Treating the Hypoxic COVID-19 Patient: Can low flow systems be improved?

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Hi Everyone

I hope you’re holding up out there. As we prepare for the onslaught that may come our way, I’ve been looking at the safest systems we have that we can use. How can we make these as safe as possible, because we don’t have negative pressure rooms in a lot of smaller centres.

We almost take it for granted that Hudson Masks and non-rebreathers are safe, with minimal aerosol spread. I had some doubts and so looked at some of the limited evidence out there.

Before we go to a summary of three oxygen delivery techniques (nasal canal, Hudson and Non-rebreather Masks) here are some general rules I have:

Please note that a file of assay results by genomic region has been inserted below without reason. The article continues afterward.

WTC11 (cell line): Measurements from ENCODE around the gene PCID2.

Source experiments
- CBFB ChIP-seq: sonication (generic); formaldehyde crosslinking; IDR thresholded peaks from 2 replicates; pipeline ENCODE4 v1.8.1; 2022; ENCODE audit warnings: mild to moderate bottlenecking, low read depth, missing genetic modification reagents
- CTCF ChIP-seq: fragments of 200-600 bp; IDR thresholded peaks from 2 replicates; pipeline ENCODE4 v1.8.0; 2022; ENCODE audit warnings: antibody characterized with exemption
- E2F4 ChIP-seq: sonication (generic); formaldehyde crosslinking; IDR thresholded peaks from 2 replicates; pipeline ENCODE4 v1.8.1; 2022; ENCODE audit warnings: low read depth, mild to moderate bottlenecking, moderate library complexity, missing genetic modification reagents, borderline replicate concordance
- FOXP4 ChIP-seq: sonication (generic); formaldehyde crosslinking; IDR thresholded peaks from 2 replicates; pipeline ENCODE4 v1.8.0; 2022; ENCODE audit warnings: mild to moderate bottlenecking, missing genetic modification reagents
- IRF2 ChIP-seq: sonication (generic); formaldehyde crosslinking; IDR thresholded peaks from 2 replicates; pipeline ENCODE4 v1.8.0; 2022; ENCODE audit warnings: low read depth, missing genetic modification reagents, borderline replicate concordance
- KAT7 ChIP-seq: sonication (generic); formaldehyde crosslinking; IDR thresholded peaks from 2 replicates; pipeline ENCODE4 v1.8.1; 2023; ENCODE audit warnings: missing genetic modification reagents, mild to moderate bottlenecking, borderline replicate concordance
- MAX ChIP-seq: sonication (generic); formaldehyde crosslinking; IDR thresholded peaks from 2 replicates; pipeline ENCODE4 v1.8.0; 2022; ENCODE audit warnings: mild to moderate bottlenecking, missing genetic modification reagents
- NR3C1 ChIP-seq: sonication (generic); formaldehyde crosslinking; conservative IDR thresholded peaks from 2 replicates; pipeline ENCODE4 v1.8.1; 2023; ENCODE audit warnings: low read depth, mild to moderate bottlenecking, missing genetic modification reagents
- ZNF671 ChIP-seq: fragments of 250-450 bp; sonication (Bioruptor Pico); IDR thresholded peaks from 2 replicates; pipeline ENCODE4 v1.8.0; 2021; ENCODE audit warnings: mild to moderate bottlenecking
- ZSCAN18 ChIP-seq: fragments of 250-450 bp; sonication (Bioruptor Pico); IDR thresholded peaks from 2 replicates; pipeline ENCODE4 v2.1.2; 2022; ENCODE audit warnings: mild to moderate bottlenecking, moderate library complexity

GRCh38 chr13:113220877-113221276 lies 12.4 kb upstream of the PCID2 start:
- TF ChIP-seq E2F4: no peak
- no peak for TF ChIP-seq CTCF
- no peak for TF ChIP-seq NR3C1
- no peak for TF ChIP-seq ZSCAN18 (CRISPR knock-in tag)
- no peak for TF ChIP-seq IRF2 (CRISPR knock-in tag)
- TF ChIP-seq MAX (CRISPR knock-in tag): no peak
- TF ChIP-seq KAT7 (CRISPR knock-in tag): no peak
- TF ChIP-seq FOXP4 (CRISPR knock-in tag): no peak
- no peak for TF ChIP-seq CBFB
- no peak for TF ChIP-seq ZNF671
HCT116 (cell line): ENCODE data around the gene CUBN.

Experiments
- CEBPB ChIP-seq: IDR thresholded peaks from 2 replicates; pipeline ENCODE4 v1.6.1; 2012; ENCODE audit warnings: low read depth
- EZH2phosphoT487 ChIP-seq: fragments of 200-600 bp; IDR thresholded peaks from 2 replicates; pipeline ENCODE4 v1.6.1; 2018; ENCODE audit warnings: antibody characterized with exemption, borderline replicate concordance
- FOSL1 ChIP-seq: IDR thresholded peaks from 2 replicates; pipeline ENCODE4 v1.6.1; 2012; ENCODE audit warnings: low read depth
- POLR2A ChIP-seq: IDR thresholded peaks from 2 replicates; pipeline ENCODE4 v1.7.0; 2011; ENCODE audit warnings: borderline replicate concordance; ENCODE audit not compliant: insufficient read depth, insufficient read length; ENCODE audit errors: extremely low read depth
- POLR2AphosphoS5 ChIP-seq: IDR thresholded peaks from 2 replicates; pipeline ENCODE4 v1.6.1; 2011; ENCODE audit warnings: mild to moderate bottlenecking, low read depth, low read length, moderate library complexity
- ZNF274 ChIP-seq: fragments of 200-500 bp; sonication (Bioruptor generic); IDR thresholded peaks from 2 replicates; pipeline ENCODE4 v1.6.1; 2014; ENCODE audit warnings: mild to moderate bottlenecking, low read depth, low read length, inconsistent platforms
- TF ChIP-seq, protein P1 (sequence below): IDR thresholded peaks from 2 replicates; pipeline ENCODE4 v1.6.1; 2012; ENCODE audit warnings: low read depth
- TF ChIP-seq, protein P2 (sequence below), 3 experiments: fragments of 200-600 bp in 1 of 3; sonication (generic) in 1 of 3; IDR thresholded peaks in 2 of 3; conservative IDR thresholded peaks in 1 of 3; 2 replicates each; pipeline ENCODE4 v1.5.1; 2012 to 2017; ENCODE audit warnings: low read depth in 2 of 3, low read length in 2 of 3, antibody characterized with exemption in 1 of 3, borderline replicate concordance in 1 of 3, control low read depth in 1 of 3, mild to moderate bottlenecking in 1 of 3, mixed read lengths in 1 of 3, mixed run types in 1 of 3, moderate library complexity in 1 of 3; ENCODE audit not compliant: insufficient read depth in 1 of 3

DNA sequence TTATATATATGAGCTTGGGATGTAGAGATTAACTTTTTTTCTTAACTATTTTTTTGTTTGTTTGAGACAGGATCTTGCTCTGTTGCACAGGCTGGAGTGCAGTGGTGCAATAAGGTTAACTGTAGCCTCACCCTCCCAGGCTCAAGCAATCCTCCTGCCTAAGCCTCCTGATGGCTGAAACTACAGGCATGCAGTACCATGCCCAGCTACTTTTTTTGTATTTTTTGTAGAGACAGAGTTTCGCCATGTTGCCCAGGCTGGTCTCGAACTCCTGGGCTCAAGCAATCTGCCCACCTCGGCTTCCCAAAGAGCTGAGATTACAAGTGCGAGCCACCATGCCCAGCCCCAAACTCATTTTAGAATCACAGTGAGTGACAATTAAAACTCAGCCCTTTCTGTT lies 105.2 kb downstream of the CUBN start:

1. Use the technique that gives the greatest benefit to the patient, but only if it also gives the greatest protection to the healthcare worker
  2. The higher the flow, the greater the risk of aerosol production and thus the greatest risk of healthcare worker infection
  3. Have defined goals of oxygen therapy
    • Use minimum FiO2 to achieve goal saturations
    • Aim for maximal saturations of 96%
    • Most recommendations are for saturations of 90-92%
    • I would be happy to achieve 88-92%, whilst minimising aerosol contamination
  4. No nebulised medications, it’s now all about spacers
  5. Where possible consider a ‘belt and braces’ approach. Use a surgical mask over nasal prongs, or over an oxygen mask to minimise leakage of aerosols, being careful not to distort the mask.

APPROACH TO THE HYPOXIC PATIENT

Nasal Cannula, Hudson mask and non-rebreather masks are accepted as being Non- Aerosol Generating delivery systems.